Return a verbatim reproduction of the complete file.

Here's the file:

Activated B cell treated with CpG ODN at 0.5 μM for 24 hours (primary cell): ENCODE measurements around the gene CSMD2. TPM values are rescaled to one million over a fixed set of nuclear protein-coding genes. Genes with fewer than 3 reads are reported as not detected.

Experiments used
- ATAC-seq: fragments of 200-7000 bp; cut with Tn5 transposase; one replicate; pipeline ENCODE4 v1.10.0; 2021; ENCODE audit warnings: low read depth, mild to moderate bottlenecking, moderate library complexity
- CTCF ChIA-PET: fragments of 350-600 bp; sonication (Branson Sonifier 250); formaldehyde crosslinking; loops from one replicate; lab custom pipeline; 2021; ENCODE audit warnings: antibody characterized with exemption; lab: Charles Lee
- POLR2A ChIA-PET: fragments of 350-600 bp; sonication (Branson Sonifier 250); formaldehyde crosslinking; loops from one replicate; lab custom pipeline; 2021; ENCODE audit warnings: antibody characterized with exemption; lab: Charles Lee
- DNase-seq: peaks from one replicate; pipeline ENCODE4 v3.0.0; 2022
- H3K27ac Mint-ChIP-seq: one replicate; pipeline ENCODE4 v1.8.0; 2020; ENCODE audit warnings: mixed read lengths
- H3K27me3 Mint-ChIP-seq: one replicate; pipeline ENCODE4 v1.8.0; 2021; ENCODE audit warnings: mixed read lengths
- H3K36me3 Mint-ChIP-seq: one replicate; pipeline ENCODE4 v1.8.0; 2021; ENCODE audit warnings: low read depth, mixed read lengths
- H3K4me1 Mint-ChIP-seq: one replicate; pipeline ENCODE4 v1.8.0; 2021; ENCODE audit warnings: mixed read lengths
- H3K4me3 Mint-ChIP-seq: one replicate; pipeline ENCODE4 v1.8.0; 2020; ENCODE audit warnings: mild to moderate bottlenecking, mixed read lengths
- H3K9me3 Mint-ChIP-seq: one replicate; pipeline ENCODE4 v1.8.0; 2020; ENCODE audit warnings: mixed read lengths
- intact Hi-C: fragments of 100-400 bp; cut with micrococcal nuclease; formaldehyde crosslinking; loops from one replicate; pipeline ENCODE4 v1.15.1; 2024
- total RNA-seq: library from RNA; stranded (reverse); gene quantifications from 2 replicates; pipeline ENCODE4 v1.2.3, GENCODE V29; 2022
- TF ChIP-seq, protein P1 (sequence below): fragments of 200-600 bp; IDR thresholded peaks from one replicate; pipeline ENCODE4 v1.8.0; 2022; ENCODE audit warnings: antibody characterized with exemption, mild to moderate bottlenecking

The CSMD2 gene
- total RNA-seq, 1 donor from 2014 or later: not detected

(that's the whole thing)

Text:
Activated B cell treated with CpG ODN at 0.5 μM for 24 hours (primary cell): ENCODE measurements around the gene CSMD2. TPM values are rescaled to one million over a fixed set of nuclear protein-coding genes. Genes with fewer than 3 reads are reported as not detected.

Experiments used
- ATAC-seq: fragments of 200-7000 bp; cut with Tn5 transposase; one replicate; pipeline ENCODE4 v1.10.0; 2021; ENCODE audit warnings: low read depth, mild to moderate bottlenecking, moderate library complexity
- CTCF ChIA-PET: fragments of 350-600 bp; sonication (Branson Sonifier 250); formaldehyde crosslinking; loops from one replicate; lab custom pipeline; 2021; ENCODE audit warnings: antibody characterized with exemption; lab: Charles Lee
- POLR2A ChIA-PET: fragments of 350-600 bp; sonication (Branson Sonifier 250); formaldehyde crosslinking; loops from one replicate; lab custom pipeline; 2021; ENCODE audit warnings: antibody characterized with exemption; lab: Charles Lee
- DNase-seq: peaks from one replicate; pipeline ENCODE4 v3.0.0; 2022
- H3K27ac Mint-ChIP-seq: one replicate; pipeline ENCODE4 v1.8.0; 2020; ENCODE audit warnings: mixed read lengths
- H3K27me3 Mint-ChIP-seq: one replicate; pipeline ENCODE4 v1.8.0; 2021; ENCODE audit warnings: mixed read lengths
- H3K36me3 Mint-ChIP-seq: one replicate; pipeline ENCODE4 v1.8.0; 2021; ENCODE audit warnings: low read depth, mixed read lengths
- H3K4me1 Mint-ChIP-seq: one replicate; pipeline ENCODE4 v1.8.0; 2021; ENCODE audit warnings: mixed read lengths
- H3K4me3 Mint-ChIP-seq: one replicate; pipeline ENCODE4 v1.8.0; 2020; ENCODE audit warnings: mild to moderate bottlenecking, mixed read lengths
- H3K9me3 Mint-ChIP-seq: one replicate; pipeline ENCODE4 v1.8.0; 2020; ENCODE audit warnings: mixed read lengths
- intact Hi-C: fragments of 100-400 bp; cut with micrococcal nuclease; formaldehyde crosslinking; loops from one replicate; pipeline ENCODE4 v1.15.1; 2024
- total RNA-seq: library from RNA; stranded (reverse); gene quantifications from 2 replicates; pipeline ENCODE4 v1.2.3, GENCODE V29; 2022
- TF ChIP-seq, protein P1 (sequence below): fragments of 200-600 bp; IDR thresholded peaks from one replicate; pipeline ENCODE4 v1.8.0; 2022; ENCODE audit warnings: antibody characterized with exemption, mild to moderate bottlenecking

The CSMD2 gene
- total RNA-seq, 1 donor from 2014 or later: not detected